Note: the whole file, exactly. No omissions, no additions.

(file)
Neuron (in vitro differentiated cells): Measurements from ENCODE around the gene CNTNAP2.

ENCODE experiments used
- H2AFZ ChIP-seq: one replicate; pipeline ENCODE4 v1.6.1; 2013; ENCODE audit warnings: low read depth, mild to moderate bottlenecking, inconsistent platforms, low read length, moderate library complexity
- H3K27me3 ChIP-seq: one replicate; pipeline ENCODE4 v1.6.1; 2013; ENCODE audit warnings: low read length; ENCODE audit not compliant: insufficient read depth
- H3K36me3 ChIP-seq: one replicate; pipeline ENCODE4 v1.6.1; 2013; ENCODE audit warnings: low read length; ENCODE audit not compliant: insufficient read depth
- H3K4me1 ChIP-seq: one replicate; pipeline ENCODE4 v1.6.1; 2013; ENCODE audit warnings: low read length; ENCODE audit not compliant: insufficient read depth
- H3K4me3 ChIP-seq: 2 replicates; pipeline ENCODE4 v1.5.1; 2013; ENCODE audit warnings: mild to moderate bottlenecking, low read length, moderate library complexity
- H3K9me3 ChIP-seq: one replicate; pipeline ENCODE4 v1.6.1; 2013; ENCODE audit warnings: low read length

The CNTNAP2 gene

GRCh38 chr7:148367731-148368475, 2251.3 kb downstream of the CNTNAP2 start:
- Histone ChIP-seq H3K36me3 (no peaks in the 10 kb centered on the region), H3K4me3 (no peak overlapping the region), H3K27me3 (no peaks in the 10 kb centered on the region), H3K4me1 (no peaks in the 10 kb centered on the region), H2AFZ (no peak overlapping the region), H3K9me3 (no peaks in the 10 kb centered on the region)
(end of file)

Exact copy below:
Neuron (in vitro differentiated cells): Measurements from ENCODE around the gene CNTNAP2.

ENCODE experiments used
- H2AFZ ChIP-seq: one replicate; pipeline ENCODE4 v1.6.1; 2013; ENCODE audit warnings: low read depth, mild to moderate bottlenecking, inconsistent platforms, low read length, moderate library complexity
- H3K27me3 ChIP-seq: one replicate; pipeline ENCODE4 v1.6.1; 2013; ENCODE audit warnings: low read length; ENCODE audit not compliant: insufficient read depth
- H3K36me3 ChIP-seq: one replicate; pipeline ENCODE4 v1.6.1; 2013; ENCODE audit warnings: low read length; ENCODE audit not compliant: insufficient read depth
- H3K4me1 ChIP-seq: one replicate; pipeline ENCODE4 v1.6.1; 2013; ENCODE audit warnings: low read length; ENCODE audit not compliant: insufficient read depth
- H3K4me3 ChIP-seq: 2 replicates; pipeline ENCODE4 v1.5.1; 2013; ENCODE audit warnings: mild to moderate bottlenecking, low read length, moderate library complexity
- H3K9me3 ChIP-seq: one replicate; pipeline ENCODE4 v1.6.1; 2013; ENCODE audit warnings: low read length

The CNTNAP2 gene

GRCh38 chr7:148367731-148368475, 2251.3 kb downstream of the CNTNAP2 start:
- Histone ChIP-seq H3K36me3 (no peaks in the 10 kb centered on the region), H3K4me3 (no peak overlapping the region), H3K27me3 (no peaks in the 10 kb centered on the region), H3K4me1 (no peaks in the 10 kb centered on the region), H2AFZ (no peak overlapping the region), H3K9me3 (no peaks in the 10 kb centered on the region)